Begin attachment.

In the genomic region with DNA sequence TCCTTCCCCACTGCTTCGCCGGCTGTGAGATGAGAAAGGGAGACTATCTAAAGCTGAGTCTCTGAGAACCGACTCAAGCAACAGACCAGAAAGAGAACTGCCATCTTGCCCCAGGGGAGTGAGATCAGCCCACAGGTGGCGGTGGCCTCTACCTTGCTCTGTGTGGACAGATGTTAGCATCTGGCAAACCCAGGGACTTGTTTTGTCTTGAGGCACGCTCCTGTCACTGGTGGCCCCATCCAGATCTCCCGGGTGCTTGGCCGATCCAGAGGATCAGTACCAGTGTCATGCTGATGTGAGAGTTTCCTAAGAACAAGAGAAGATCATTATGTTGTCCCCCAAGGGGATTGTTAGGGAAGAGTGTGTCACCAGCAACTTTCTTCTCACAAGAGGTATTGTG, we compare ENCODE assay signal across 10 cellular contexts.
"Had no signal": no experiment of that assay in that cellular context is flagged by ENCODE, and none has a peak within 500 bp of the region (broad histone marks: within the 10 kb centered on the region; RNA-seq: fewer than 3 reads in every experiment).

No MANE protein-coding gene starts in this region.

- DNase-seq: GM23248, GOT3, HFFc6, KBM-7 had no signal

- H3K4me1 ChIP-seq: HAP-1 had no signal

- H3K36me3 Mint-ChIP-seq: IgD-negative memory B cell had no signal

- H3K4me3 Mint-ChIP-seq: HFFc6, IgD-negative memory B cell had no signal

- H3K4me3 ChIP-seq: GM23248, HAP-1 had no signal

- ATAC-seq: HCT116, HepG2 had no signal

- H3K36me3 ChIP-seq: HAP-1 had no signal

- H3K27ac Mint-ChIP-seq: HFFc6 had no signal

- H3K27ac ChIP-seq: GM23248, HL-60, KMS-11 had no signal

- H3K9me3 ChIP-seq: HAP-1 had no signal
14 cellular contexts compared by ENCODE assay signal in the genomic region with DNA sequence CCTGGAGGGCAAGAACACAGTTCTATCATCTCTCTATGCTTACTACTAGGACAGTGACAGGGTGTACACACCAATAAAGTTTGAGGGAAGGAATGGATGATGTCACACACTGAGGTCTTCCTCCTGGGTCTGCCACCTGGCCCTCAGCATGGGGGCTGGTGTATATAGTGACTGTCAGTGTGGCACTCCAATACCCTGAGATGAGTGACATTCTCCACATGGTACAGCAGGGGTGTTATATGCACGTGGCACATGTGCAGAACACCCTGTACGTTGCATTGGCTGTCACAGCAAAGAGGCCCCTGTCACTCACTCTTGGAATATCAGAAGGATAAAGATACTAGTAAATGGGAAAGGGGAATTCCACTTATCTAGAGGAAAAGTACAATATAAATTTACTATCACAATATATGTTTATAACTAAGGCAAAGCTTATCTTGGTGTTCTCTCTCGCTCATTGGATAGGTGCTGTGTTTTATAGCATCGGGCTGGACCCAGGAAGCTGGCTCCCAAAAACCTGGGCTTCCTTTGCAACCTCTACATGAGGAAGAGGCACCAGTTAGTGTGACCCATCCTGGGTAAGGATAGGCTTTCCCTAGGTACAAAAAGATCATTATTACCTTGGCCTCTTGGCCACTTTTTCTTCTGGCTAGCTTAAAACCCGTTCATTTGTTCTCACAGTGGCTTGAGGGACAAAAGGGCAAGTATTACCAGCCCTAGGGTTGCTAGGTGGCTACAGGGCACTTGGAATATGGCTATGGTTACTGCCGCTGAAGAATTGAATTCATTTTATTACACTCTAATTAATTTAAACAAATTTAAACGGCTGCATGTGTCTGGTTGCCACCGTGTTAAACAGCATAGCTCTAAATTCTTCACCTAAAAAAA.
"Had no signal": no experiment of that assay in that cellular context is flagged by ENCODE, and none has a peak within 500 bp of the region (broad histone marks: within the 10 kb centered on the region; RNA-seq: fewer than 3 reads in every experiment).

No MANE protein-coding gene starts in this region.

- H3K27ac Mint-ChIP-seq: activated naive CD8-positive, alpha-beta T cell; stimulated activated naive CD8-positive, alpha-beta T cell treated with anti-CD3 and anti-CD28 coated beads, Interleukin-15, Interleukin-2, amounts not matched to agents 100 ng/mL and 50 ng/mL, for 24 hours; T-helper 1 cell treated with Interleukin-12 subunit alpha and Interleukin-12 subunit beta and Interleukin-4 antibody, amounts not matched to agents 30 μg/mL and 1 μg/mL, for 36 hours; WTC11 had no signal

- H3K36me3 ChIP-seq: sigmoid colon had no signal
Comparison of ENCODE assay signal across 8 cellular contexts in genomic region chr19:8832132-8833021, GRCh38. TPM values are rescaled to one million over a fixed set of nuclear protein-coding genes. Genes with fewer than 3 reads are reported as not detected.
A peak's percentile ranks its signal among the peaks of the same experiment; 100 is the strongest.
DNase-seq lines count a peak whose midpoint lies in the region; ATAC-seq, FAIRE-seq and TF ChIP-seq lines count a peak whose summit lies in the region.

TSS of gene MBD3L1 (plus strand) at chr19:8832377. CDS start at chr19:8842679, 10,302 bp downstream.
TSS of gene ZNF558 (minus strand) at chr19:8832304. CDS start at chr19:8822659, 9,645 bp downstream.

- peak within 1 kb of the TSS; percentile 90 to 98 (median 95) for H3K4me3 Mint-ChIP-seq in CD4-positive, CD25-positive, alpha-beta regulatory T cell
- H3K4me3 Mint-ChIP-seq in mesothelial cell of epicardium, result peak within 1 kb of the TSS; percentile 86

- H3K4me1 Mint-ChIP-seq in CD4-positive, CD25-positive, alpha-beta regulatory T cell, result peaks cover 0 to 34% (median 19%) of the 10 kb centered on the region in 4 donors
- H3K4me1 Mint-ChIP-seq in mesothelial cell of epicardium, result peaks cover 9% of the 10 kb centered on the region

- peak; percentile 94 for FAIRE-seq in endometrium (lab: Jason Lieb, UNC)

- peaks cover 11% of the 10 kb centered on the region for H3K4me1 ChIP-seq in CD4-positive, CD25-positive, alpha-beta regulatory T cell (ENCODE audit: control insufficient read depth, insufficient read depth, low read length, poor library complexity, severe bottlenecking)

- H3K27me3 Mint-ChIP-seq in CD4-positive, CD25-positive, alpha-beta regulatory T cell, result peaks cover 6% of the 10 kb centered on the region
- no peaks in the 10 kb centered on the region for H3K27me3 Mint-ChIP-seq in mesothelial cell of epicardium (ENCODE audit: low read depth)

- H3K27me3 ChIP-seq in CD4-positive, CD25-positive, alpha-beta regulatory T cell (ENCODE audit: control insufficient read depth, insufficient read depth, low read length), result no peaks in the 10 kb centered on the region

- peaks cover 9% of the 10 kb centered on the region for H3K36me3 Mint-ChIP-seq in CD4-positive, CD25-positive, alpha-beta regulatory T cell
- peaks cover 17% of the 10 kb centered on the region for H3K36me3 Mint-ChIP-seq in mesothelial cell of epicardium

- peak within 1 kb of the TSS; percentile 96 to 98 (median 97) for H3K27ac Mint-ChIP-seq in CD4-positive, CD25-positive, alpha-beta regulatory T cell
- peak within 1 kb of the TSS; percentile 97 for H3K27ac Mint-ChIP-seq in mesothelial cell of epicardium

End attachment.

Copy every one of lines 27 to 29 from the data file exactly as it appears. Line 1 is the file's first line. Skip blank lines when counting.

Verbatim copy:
- H3K4me1 Mint-ChIP-seq in mesothelial cell of epicardium, result peaks cover 9% of the 10 kb centered on the region

- peak; percentile 94 for FAIRE-seq in endometrium (lab: Jason Lieb, UNC)

- peaks cover 11% of the 10 kb centered on the region for H3K4me1 ChIP-seq in CD4-positive, CD25-positive, alpha-beta regulatory T cell (ENCODE audit: control insufficient read depth, insufficient read depth, low read length, poor library complexity, severe bottlenecking)